Va y’hihu chayay Sarah may-ah shanah v’esrim shanah v’sheva shanah shnay chayay Sarah
And the years of Sarah’s life were 100 years and twenty years and 7 years, the years of Sarah’s life.
This week’s Torah reading is Chaye Sarah, the life of Sarah. However, it begins by telling us she died, and that Abraham was unprepared. It’s questionable as to whether or not he was even present at the time, as the text tells us that she died in Kiryat Arba (now Hebron), and we know from last week’s parashah that Abraham was in Be’er Sheva, where he went after sacrificing a ram in place of his son, Isaac. Many of our commentators believe that this near-sacrifice was the cause of Sarah’s death; that when she heard about the event, u-farach nishmata u-matah, “her soul flew from her and she died.”
Whether Abraham was present or not at her death is a discussion for another time, but the first thing he does is lispod l’sarah v’livkotah, “to eulogize her and to cry for her.” Only afterwards does he go about the business of finding an appropriate place to bury her.
Today, eulogies are given at the funeral and burial, not before, which can suggest something interesting… Abraham had no idea of what he was supposed to do! Plenty of people in the Torah have died before now, and in many cases “been gathered to their kin,” but this is the first time the text mentions the need to bury the body. Apparently, Abraham is aware that this is what needs to happen, and approaches the citizens of the land to purchase a plot of land.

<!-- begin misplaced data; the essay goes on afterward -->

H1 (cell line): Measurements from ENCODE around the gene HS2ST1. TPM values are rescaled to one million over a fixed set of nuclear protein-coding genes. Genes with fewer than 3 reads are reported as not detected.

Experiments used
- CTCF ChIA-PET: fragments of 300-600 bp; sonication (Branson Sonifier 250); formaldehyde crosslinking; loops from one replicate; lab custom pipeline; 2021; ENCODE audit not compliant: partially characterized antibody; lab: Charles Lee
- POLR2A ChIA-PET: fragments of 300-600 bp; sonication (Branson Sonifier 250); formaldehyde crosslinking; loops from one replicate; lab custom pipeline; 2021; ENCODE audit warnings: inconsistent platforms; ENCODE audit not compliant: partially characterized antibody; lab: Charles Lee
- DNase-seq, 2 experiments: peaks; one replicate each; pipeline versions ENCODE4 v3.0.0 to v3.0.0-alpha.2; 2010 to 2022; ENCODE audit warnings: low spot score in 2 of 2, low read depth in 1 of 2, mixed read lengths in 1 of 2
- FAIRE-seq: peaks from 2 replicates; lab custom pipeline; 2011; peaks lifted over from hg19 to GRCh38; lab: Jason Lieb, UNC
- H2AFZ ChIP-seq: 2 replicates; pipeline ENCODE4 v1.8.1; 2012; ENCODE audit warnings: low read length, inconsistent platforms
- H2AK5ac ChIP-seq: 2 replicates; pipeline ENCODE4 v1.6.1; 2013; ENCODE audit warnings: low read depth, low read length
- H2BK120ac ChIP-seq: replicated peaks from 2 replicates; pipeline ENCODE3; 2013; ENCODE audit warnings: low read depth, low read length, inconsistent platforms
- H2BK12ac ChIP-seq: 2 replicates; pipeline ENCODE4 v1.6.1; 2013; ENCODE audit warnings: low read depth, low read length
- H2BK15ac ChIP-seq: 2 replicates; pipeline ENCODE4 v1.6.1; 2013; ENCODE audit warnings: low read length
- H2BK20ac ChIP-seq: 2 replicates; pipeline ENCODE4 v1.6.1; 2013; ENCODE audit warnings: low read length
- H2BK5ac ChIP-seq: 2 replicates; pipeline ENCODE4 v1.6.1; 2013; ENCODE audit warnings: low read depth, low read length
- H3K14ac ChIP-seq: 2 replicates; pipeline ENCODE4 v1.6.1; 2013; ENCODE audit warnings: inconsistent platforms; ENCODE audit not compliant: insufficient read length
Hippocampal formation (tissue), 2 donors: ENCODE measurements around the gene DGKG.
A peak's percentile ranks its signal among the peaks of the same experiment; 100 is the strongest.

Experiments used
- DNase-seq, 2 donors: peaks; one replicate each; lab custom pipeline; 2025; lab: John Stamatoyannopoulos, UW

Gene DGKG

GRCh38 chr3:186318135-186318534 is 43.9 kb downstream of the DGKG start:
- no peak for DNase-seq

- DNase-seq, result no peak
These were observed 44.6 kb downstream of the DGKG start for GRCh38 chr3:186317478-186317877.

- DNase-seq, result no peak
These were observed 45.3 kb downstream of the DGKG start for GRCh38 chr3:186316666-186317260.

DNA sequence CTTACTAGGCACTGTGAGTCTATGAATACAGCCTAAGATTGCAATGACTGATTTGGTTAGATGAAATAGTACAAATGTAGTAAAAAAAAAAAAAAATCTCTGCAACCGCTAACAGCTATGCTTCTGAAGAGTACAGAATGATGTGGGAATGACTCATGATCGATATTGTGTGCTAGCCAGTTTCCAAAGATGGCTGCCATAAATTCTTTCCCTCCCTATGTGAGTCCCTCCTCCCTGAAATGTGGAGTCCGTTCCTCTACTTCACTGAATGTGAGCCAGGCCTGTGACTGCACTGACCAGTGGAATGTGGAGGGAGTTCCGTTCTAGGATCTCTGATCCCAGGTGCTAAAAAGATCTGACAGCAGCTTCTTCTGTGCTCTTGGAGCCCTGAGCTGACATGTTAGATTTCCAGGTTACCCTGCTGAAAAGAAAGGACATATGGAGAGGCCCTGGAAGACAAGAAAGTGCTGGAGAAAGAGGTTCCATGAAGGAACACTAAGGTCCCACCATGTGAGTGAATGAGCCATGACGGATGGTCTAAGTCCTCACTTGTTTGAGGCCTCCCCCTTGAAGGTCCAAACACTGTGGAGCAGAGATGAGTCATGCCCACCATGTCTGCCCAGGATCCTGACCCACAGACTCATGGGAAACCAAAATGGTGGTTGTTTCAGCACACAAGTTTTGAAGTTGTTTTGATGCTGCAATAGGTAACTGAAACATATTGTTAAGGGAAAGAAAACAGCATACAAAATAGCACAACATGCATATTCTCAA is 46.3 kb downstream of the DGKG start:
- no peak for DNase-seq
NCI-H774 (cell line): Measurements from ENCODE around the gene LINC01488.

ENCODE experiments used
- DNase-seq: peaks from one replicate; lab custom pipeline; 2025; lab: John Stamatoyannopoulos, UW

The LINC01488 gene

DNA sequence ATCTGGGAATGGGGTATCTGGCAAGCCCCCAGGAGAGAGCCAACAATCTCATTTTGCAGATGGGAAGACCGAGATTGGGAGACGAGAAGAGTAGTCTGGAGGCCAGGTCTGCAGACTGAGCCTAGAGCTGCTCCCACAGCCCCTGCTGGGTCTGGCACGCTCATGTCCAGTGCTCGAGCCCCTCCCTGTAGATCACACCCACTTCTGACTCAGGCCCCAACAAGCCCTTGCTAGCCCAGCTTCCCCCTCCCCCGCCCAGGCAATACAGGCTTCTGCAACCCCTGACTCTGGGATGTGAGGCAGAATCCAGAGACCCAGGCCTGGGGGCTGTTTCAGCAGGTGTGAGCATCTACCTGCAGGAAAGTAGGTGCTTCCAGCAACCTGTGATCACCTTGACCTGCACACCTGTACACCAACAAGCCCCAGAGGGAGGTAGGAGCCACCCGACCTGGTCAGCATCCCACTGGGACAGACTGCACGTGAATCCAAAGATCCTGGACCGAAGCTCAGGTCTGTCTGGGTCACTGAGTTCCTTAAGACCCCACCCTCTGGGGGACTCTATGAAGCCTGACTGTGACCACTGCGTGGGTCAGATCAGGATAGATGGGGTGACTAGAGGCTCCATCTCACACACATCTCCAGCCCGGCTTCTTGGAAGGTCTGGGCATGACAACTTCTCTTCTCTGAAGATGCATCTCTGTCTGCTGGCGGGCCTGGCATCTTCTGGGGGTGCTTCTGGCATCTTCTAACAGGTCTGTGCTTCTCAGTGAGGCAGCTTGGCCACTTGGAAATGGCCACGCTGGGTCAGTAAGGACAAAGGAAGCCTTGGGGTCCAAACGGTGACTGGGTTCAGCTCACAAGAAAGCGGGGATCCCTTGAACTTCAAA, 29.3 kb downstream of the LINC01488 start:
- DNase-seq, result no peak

The back-and–forth between Abraham and Ephron (who presumably has either the appropriate site to sell or the power to sell) culminates in Abraham paying the exorbitant amount of 400 shekels of silver for a cave for burial. He buries Sarah (notice that the text doesn’t say anything about Isaac and/or Ishmael attending) and moves on with his life.
If there were even an advertisement for why you should pre-plan your funeral, this is it. We can speculate as to why Abraham pays such a huge sum without negotiating, but if you’ve ever lost a loved one, especially suddenly, you’ve experienced the shock, disbelief, bewilderment that goes with it. That’s not the time to be making important decisions, financial or otherwise.
One of the greatest gifts you can give your loved ones is peace of mind; the knowledge that this is one thing they don’t have to worry about and can properly mourn. By purchasing the Cave in Machpela, Abraham gives this gift to the next generations, who will bury (most of) their dead there–the original family plot.
We learn how to navigate life from those who come before us, and sometimes, learning what not to do is more important than what to do. May we be blessed to bequeath our knowledge and understanding of life and our world, along with whatever worldly goods we leave, to the next generations, and may our lives be a blessing.